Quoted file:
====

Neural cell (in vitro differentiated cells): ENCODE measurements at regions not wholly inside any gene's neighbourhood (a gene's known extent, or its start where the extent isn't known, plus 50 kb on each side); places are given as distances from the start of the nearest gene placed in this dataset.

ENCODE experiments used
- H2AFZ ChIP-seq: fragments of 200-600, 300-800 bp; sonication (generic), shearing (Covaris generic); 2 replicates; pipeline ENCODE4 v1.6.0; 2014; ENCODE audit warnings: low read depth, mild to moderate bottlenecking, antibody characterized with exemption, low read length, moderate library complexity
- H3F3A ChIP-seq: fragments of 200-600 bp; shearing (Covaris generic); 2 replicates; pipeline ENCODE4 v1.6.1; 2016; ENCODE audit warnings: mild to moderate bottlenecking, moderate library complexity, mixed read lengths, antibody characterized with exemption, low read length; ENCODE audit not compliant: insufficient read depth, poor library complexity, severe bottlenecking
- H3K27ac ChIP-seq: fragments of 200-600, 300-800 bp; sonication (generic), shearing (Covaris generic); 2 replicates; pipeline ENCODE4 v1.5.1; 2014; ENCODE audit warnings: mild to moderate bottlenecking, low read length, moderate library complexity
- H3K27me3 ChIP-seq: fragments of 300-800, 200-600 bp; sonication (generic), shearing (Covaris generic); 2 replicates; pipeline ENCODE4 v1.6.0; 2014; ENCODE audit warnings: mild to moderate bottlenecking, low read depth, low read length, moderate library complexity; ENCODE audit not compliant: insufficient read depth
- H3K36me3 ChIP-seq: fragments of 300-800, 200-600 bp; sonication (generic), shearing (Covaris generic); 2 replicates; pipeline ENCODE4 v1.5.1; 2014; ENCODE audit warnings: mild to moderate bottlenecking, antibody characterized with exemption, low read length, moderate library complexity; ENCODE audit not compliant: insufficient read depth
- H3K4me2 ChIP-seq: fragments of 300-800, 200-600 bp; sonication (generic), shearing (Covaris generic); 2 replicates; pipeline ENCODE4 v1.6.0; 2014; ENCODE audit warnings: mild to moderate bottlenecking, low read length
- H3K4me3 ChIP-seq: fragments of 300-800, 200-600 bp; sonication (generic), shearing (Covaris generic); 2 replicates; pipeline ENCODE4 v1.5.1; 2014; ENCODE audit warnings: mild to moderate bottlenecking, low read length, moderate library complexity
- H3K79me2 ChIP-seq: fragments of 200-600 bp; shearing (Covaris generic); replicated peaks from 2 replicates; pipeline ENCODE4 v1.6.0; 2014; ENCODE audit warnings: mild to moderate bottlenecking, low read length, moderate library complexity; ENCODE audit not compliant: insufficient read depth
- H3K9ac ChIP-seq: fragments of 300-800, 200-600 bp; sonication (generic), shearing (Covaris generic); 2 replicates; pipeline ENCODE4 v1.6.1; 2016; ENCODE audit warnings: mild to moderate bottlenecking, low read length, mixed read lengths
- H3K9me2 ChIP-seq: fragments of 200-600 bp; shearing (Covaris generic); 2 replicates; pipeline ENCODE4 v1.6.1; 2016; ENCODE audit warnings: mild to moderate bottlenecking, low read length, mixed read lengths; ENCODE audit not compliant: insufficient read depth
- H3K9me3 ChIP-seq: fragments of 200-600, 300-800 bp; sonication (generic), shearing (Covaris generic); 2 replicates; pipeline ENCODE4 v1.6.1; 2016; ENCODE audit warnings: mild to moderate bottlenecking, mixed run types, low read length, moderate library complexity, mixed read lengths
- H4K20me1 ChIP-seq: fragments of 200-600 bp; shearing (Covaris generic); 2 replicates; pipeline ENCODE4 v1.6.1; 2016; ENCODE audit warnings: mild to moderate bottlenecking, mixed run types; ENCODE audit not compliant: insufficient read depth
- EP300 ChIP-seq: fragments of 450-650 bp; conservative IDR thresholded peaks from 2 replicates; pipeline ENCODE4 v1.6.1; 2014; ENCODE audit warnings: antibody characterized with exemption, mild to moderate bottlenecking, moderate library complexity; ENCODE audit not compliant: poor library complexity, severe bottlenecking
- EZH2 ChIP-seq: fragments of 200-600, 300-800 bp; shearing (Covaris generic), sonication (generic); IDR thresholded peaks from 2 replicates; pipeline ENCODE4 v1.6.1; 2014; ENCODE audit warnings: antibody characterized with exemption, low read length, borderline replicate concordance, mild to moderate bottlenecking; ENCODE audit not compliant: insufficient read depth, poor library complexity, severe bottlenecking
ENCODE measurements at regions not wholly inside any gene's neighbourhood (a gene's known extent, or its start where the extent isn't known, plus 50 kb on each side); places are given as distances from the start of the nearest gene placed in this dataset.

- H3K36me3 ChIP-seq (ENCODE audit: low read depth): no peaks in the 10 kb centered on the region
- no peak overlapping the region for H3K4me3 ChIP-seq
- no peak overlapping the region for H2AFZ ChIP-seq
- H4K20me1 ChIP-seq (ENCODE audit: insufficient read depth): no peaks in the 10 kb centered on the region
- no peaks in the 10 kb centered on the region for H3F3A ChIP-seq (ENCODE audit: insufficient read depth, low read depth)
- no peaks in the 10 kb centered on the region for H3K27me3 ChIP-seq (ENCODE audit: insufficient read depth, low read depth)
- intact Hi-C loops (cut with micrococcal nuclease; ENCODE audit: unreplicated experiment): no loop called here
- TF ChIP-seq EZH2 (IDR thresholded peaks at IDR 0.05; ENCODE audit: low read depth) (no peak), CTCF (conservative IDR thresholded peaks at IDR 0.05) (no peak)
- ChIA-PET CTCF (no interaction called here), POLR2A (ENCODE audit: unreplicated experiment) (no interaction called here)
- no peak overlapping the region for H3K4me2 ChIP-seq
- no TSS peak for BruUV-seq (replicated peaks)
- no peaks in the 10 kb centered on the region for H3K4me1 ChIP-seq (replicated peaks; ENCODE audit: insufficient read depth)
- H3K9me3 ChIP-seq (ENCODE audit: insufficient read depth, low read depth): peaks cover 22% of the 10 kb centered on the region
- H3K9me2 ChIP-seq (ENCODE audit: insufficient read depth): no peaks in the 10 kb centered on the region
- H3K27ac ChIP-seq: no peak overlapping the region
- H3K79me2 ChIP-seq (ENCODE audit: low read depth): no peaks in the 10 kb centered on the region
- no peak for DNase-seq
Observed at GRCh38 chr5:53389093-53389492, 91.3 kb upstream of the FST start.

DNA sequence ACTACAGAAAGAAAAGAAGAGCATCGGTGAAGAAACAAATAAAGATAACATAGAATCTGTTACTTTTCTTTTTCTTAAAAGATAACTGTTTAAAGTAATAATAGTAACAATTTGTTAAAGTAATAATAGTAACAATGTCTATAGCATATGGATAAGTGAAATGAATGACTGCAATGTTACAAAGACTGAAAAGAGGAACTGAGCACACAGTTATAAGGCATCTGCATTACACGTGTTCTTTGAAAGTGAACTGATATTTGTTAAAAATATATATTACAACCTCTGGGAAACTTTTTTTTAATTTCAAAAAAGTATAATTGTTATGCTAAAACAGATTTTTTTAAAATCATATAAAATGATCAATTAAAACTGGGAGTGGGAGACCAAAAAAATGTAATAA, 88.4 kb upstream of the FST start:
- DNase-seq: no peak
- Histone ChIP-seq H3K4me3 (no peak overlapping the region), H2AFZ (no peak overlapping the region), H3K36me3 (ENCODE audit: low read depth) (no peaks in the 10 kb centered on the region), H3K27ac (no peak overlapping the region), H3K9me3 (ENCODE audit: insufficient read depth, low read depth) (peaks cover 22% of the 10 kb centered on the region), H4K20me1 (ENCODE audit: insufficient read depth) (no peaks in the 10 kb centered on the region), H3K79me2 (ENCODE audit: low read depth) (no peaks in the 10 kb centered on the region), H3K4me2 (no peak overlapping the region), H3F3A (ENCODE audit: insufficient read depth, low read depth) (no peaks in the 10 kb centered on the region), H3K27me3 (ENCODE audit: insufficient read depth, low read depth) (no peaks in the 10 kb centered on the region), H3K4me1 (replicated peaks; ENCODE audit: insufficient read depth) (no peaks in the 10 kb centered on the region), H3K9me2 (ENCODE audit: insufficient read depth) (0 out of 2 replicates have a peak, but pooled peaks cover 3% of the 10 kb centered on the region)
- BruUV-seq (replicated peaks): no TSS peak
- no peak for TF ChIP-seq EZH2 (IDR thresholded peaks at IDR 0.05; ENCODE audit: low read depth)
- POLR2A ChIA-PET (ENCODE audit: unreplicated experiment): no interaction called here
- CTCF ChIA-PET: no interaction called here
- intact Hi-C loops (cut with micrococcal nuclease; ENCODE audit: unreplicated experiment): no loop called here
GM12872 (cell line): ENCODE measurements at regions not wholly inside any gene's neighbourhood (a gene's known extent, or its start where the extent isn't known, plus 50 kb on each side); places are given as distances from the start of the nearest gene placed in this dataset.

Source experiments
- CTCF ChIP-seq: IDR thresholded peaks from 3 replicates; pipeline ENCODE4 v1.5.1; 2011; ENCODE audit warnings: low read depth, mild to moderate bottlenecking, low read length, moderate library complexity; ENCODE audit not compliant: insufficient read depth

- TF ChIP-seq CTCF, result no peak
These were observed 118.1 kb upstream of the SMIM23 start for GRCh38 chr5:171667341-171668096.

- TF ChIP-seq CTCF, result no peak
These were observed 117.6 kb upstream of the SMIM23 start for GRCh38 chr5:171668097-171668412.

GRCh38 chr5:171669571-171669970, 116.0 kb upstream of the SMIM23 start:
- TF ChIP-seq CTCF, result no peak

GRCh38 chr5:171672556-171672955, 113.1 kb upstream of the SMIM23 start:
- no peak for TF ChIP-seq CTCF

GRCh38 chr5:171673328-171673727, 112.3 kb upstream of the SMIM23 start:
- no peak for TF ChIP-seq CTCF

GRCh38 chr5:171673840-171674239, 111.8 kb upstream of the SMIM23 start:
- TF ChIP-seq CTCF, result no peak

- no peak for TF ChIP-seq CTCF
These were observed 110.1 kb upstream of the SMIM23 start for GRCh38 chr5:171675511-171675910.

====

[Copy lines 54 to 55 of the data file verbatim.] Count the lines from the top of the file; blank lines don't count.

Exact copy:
- no peak for TF ChIP-seq CTCF

GRCh38 chr5:171673328-171673727, 112.3 kb upstream of the SMIM23 start: